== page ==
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How long did it take the world’s richest self-made billionaires to hit $1bn?

How long did it take the world’s richest self-made billionaires to hit $1bn?
Image source: Getty Images.

Becoming a billionaire might seem like an impossible dream, especially if you were not born into money. However, over the last few decades, the number of self-made billionaires has increased significantly. In fact, of the 2,095 billionaires currently in the world, about 70% are self-made. But how long did it take these super-rich individuals to hit $1 billion?

We take a look.

How long did it take the world’s richest persons to hit $1 billion?

Sports betting firm, OLBG analysed the 100 richest self-made billionaires in the world and found that for the majority, it took between 11 and 30 years to hit $1 billion.

For some, it took even longer, with one billionaire (Singaporean paint magnate Goh Cheng Liang) actually not making his first billion until 59 years after opening his first factory. 

There are, however, those who were able to hit the magic number in just a few short years.

One is eBay founder, Pierre Omidyar who started the company in 1995 and who become a billionaire just three years later when the company held its IPO. Another one is Facebook founder, Mark Zuckerberg who only took four years to reach the $1 billion milestone.

Actually, of the 100 self-made billionaires analysed by OLBG, 16 reached the $1 billion mark in just ten years or less.

Here’s a full summary of how long it took the world’s 100 richest self-made people to earn their first billion.

Years taken to earn $1bn Number of billionaires
0-10 16
11-20 33
21-30 31
31-40 16
41-50 2
51-60 2


All of the world’s richest self-made billionaires had to start somewhere. It’s just that for some, the first billion came quite quickly while others had to wait a little longer to get to the promised land.

Which industry makes billionaires fastest?

The OLBG research showed that tech moguls made their money quickest, taking an average of just 11 years to hit $1 billion.

In fact, the seven fastest self-made billionaires in the world are all in tech, as can be seen in this list:

Name 2020 worth in $bn Source Years taken to earn $1bn
Pierre Omidyar 11 eBay, PayPal 3
Colin Huang 16.5 E-commerce 4
Mark Zuckerberg 54.7 Facebook 4
Jeff Bezos 113 Amazon 5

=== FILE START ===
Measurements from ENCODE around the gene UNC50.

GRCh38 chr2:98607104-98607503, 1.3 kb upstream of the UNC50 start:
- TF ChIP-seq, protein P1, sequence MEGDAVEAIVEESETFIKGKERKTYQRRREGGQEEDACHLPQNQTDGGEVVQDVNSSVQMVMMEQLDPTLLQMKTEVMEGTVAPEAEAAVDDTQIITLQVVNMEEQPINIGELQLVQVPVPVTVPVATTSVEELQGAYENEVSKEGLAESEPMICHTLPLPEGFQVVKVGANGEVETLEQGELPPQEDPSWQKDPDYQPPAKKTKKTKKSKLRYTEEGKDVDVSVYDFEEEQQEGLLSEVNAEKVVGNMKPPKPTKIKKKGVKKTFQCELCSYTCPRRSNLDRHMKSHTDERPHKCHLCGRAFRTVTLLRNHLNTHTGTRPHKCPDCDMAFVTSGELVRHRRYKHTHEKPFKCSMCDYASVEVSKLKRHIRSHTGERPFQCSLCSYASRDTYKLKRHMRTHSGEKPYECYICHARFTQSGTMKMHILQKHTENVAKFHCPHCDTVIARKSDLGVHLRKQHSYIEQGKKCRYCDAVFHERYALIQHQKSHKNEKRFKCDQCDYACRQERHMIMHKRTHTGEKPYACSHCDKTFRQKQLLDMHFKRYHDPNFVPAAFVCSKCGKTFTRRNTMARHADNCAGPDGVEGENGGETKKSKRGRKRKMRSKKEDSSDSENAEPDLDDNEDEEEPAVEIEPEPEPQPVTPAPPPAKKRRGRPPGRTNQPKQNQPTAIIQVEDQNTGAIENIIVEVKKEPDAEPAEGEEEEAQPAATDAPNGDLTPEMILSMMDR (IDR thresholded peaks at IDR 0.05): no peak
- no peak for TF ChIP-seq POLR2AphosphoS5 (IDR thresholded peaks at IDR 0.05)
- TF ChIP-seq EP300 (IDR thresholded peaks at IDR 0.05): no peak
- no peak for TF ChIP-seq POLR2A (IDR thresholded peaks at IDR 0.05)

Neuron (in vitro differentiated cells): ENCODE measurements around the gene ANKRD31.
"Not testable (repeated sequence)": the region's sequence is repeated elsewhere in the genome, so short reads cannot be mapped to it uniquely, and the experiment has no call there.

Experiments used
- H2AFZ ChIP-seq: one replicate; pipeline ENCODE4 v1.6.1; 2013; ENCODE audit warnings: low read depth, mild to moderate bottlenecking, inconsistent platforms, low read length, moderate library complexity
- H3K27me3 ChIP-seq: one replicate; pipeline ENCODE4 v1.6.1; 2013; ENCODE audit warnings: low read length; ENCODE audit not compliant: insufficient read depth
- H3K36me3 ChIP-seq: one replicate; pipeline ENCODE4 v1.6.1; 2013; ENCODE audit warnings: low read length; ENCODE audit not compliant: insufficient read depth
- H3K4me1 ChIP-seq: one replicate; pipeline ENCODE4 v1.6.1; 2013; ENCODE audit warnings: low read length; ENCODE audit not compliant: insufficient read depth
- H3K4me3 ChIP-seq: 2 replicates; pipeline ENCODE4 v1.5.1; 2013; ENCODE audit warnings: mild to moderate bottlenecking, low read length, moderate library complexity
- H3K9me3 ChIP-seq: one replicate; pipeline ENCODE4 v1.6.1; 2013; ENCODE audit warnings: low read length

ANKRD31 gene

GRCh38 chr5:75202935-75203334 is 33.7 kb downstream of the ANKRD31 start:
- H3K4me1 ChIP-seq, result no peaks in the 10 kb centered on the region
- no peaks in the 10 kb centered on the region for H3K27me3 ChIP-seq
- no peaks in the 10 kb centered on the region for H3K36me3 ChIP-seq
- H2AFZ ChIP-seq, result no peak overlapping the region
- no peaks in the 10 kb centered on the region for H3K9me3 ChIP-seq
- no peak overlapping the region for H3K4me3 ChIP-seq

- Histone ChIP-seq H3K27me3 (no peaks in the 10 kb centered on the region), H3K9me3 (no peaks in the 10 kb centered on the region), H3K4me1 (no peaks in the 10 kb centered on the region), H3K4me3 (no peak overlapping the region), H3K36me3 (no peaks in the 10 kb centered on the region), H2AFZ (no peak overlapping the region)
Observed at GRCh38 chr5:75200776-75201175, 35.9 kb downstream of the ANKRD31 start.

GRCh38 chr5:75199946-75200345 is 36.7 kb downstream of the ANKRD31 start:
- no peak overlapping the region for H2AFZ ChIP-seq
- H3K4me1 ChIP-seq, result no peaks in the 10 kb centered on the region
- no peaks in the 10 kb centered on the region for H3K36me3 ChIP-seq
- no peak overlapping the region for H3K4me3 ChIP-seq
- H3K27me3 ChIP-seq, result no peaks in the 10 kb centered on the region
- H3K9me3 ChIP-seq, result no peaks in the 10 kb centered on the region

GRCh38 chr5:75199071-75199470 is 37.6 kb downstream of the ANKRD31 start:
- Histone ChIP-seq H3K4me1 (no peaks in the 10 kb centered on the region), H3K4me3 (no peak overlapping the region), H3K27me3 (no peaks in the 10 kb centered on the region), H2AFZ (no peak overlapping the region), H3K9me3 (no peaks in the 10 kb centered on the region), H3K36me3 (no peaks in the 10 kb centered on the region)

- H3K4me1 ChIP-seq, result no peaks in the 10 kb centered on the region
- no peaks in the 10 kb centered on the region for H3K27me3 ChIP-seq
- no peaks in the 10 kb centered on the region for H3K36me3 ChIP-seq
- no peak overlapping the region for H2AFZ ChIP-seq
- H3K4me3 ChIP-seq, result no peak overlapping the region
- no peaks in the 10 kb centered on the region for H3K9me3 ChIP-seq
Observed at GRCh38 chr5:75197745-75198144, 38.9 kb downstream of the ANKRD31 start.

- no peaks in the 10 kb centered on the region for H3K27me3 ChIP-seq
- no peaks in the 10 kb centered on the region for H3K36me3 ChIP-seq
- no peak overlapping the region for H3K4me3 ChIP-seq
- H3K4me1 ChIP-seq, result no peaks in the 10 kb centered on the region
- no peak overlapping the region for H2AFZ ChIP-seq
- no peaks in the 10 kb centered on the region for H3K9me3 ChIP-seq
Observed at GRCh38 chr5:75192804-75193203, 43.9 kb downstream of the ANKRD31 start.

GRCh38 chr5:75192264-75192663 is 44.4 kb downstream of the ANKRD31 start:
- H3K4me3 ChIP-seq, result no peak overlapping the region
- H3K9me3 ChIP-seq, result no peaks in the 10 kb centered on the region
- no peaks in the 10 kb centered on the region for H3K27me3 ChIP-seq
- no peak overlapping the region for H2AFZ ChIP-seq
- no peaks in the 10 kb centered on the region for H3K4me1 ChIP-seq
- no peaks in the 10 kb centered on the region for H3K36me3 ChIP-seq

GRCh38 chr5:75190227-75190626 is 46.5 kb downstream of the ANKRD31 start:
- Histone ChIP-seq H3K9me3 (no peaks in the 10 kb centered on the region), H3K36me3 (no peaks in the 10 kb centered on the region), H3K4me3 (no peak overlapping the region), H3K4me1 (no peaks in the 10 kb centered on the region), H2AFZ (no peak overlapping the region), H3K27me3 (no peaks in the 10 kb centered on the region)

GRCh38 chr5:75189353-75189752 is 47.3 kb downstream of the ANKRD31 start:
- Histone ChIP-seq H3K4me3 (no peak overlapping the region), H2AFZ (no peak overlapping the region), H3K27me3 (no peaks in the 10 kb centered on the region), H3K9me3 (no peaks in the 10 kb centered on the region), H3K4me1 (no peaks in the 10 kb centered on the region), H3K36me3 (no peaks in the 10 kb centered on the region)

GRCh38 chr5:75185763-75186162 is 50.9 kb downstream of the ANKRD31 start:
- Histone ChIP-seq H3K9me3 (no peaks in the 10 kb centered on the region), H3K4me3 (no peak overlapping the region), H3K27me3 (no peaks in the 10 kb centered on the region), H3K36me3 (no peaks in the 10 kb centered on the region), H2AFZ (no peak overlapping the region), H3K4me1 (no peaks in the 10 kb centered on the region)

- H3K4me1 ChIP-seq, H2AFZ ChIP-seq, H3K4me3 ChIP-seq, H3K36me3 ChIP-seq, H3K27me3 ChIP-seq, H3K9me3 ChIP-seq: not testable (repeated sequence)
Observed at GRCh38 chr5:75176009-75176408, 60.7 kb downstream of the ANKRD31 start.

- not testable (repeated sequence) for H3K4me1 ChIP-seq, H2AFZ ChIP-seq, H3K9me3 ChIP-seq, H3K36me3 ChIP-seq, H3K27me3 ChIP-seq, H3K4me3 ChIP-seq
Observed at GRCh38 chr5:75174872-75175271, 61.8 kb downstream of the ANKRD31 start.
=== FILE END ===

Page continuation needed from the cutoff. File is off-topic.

Zhang Yiming 16.2 Software 6
Larry Page 50.9 Google 6
Sergey Brin 49.1 Google 6
Ricardo Salinas Pliego 11.7 Retail media 7
Abigail Johnson 10.8 Money management 7
Vladimir Potanin 19.7 Metals 7


Closely following the tech industry are metals and mining, automotive, and energy, where it took the self-made billionaires in these industries an average of 11, 16 and 17 years respectively to earn their first $1 billion.

On the flip side, those involved with traditional industries such as construction and engineering, and manufacturing took the longest, with both industries averaging 34 years.

So what’s the big lesson here? Well, if you dream of becoming a billionaire as quickly as possible, your dreams could perhaps be realised in the tech industry faster than in any other industry.

Do I have to start my own company to become a billionaire?

In a word, no.

As you’ve probably noted, a lot of the world’s richest self-made billionaires made their money by founding their own companies and growing them to become among the most valuable in the world. But not all followed this path.

Consider someone I’m sure you are already familiar with: Warren Buffett.

This self-made billionaire began his journey to wealth and indeed became rich primarily by investing – more specifically by investing in big companies with well-performing stock and consistent profitability.

It only took him 23 years to earn his first $1 billion, which is actually not that long given that the average time taken by the 100 richest self-made people is 21 years.

He is not the only one to have become rich this way. There are other self-made billionaires who also made their money through investing. These include Ray Dalio, Mikhail Prokhorov, Kenneth C. Griffin.


The big takeaway here is that you don’t have to start a company from scratch to become rich. There is an alternative path to building wealth, and this lies in taking an ownership stake or buying shares in already established companies.

We can’t promise that this will make you a billionaire, but history has shown that investing in stocks almost always pays off in the long term.

If you are interested in investing but are completely new to the concept, we have assembled a list of the best share dealing accounts to help you get started. Also check out our investing section for more useful information on stocks, the stock market and investing in general.

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